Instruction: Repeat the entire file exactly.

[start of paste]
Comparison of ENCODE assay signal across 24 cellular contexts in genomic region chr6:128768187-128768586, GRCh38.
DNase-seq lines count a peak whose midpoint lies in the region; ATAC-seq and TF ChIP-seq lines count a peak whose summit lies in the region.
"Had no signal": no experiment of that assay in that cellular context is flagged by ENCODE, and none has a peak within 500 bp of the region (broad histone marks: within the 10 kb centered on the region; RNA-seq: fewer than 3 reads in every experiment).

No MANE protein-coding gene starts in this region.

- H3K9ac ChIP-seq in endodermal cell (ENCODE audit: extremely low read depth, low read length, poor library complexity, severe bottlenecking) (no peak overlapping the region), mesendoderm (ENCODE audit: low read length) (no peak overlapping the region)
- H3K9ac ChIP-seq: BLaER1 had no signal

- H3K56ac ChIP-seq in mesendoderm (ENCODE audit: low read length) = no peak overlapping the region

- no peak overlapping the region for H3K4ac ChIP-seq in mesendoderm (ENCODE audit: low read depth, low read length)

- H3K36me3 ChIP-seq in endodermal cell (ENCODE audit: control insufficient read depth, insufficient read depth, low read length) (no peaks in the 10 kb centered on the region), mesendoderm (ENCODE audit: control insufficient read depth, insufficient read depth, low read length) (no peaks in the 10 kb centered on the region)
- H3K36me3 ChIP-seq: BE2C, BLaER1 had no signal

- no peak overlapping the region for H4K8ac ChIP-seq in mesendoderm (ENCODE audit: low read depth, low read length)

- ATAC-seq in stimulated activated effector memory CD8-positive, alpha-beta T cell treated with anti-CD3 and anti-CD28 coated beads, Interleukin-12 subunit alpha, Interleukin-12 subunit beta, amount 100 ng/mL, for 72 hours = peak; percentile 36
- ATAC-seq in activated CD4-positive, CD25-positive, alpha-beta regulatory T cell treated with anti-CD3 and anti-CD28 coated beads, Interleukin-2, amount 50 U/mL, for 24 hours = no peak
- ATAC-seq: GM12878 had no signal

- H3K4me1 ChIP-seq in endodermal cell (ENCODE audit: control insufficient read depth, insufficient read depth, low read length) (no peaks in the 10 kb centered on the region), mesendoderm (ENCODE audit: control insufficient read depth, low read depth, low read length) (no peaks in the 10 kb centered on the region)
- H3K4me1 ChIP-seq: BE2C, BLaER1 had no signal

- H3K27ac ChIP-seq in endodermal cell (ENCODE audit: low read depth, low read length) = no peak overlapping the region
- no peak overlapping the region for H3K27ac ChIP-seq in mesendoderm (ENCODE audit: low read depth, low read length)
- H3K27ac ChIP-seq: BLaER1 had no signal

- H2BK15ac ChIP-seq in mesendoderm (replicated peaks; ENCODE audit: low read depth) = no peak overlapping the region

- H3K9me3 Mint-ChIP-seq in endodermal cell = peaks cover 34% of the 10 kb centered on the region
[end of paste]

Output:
Comparison of ENCODE assay signal across 24 cellular contexts in genomic region chr6:128768187-128768586, GRCh38.
DNase-seq lines count a peak whose midpoint lies in the region; ATAC-seq and TF ChIP-seq lines count a peak whose summit lies in the region.
"Had no signal": no experiment of that assay in that cellular context is flagged by ENCODE, and none has a peak within 500 bp of the region (broad histone marks: within the 10 kb centered on the region; RNA-seq: fewer than 3 reads in every experiment).

No MANE protein-coding gene starts in this region.

- H3K9ac ChIP-seq in endodermal cell (ENCODE audit: extremely low read depth, low read length, poor library complexity, severe bottlenecking) (no peak overlapping the region), mesendoderm (ENCODE audit: low read length) (no peak overlapping the region)
- H3K9ac ChIP-seq: BLaER1 had no signal

- H3K56ac ChIP-seq in mesendoderm (ENCODE audit: low read length) = no peak overlapping the region

- no peak overlapping the region for H3K4ac ChIP-seq in mesendoderm (ENCODE audit: low read depth, low read length)

- H3K36me3 ChIP-seq in endodermal cell (ENCODE audit: control insufficient read depth, insufficient read depth, low read length) (no peaks in the 10 kb centered on the region), mesendoderm (ENCODE audit: control insufficient read depth, insufficient read depth, low read length) (no peaks in the 10 kb centered on the region)
- H3K36me3 ChIP-seq: BE2C, BLaER1 had no signal

- no peak overlapping the region for H4K8ac ChIP-seq in mesendoderm (ENCODE audit: low read depth, low read length)

- ATAC-seq in stimulated activated effector memory CD8-positive, alpha-beta T cell treated with anti-CD3 and anti-CD28 coated beads, Interleukin-12 subunit alpha, Interleukin-12 subunit beta, amount 100 ng/mL, for 72 hours = peak; percentile 36
- ATAC-seq in activated CD4-positive, CD25-positive, alpha-beta regulatory T cell treated with anti-CD3 and anti-CD28 coated beads, Interleukin-2, amount 50 U/mL, for 24 hours = no peak
- ATAC-seq: GM12878 had no signal

- H3K4me1 ChIP-seq in endodermal cell (ENCODE audit: control insufficient read depth, insufficient read depth, low read length) (no peaks in the 10 kb centered on the region), mesendoderm (ENCODE audit: control insufficient read depth, low read depth, low read length) (no peaks in the 10 kb centered on the region)
- H3K4me1 ChIP-seq: BE2C, BLaER1 had no signal

- H3K27ac ChIP-seq in endodermal cell (ENCODE audit: low read depth, low read length) = no peak overlapping the region
- no peak overlapping the region for H3K27ac ChIP-seq in mesendoderm (ENCODE audit: low read depth, low read length)
- H3K27ac ChIP-seq: BLaER1 had no signal

- H2BK15ac ChIP-seq in mesendoderm (replicated peaks; ENCODE audit: low read depth) = no peak overlapping the region

- H3K9me3 Mint-ChIP-seq in endodermal cell = peaks cover 34% of the 10 kb centered on the region